By contrast to wireless charging, the drone market shows real momentum. I wrote last year that going into CES drones were the hot topic, but the show floor was disappointing, with only a small number of products on display. That changed considerably this year.Drones Are Taking Off, but Where are they Headed?
The good news is that there are new a large number of new drone companies on the market. I counted at least fifteen new drone brands on the show floor, in addition to leading brands from last year like DJI, Parrot and Hubsan.
Also encouraging was the support coming from the supply chain. A number of largish Greater China-based companies were offering turnkey drone deliveries. That is to say, if you wan to make your own drone, you can have a company in Shenzhen or Taiwan bring you from design to production in a few months. This support is a key indicator of the health of the supply chain, and lets companies tap into the economies of scale upon which all successful CE devices rest.
On the other hand, we can view these developments in a darker light. The market is getting crowded. Companies are going to need to move fast, build distribution and brands, and find their niches soon because anyone can now build a drone.
The leading drone company, Shenzhen-based DJI had a great booth at the show this year, that was packed with people the whole week. I have heard various estimates that they did $1 billion in sales last year, which works out to about 0.5 million to 1 million units. DJI also seems to have done the best job in building out its Global distribution network. Distribution – retailers, wholesalers and ‘the channel – are crucial for consumer devices. However, a closer inspection of some of these channel partners carries an important message about drones.
Most of the drone distributors I spoke to at the show are distributors of other products. For the most part they are re-sellers of high-end Audio Visual gear and specialty cameras. Increasingly, I think it is becoming clear that the drone market is for commercial and hobbyists use. DJI’s best selling products are around $1,000 and up. This is not a product going after a mass consumer market.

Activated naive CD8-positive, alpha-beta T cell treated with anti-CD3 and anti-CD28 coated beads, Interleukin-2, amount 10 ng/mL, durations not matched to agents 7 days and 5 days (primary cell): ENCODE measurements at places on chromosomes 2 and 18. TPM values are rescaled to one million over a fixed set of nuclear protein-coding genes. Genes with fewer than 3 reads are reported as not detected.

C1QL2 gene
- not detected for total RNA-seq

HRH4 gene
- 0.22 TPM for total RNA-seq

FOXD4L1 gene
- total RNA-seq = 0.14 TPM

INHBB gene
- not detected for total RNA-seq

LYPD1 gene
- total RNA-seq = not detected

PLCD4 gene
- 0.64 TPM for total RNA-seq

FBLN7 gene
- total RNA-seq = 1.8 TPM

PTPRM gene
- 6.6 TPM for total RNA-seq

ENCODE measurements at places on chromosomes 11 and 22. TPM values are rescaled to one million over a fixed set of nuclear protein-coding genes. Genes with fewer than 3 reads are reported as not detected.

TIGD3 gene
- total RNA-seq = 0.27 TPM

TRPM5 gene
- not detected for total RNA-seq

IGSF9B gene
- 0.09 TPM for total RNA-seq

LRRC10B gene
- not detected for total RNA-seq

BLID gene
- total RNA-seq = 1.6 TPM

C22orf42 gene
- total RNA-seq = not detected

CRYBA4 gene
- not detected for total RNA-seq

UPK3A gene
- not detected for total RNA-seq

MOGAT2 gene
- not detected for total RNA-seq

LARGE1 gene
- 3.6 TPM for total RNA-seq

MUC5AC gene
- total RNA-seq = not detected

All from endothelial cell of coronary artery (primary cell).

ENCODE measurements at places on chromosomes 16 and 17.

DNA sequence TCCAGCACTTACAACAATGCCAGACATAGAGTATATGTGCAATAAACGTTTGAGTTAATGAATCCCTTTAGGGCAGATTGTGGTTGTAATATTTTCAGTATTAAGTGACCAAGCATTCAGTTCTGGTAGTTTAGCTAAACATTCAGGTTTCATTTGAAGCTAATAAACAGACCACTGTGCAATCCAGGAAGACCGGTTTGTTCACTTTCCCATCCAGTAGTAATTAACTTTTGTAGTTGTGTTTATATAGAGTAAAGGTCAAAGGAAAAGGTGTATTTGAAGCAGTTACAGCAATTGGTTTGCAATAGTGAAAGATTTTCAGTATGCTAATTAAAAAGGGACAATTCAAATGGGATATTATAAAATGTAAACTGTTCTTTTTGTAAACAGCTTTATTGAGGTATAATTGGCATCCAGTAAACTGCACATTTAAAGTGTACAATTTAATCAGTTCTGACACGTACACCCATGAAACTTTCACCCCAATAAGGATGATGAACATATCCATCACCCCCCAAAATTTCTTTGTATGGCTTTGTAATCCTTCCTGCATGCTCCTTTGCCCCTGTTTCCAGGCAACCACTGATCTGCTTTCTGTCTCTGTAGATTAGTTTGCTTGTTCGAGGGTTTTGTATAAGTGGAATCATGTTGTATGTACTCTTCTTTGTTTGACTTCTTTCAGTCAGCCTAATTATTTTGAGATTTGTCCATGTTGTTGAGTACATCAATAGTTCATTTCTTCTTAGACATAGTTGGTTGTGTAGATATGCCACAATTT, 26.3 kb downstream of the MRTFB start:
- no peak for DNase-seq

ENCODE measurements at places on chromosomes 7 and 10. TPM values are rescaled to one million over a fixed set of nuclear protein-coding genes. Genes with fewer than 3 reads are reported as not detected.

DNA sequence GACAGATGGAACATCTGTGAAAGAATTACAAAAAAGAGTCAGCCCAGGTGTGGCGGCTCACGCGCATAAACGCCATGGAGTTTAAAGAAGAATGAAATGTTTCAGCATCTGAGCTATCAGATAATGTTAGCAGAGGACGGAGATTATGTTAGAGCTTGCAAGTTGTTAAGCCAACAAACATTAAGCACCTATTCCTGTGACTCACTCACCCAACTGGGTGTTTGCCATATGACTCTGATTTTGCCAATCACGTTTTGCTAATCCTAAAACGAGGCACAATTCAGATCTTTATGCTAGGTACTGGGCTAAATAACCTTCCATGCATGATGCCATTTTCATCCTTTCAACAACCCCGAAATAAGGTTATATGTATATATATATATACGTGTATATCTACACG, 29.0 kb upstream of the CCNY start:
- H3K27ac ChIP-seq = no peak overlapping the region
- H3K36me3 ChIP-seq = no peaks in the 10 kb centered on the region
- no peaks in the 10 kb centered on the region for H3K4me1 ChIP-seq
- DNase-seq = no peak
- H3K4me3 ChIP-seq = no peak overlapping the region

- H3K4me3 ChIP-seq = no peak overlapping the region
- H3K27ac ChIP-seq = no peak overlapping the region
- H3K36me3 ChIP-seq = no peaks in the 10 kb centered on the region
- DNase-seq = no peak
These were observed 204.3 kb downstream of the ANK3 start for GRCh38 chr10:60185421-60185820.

The people who use drones are either very enthusiastic hobbyists or people who generate revenue with their drones (e.g. site surveys, news and movie filming). That is a good market, and companies like DJI can build solid businesses on that. However, it is not a massive market. Speaking anecdotally, many people I know who recently purchased cheap drones as toys quickly lost interest, pretty much putting them down once they crashed the first time. Admittedly, the software running drones is getting better all the time, making them much easier to fly. Nonetheless, I think the total size of the drone market is never going to be very big, at least not for consumers. Limited battery life, growing regulatory complexity, and just basic motivation and interest, are going to add up to a market that in a good year is never going to be more than a few million units. This is a good business for a small number of players, but the supply chain is already well past that scale. This will be good for the small number of interested buyers, but will eventually lead to a winnowing of the number of companies who can compete here.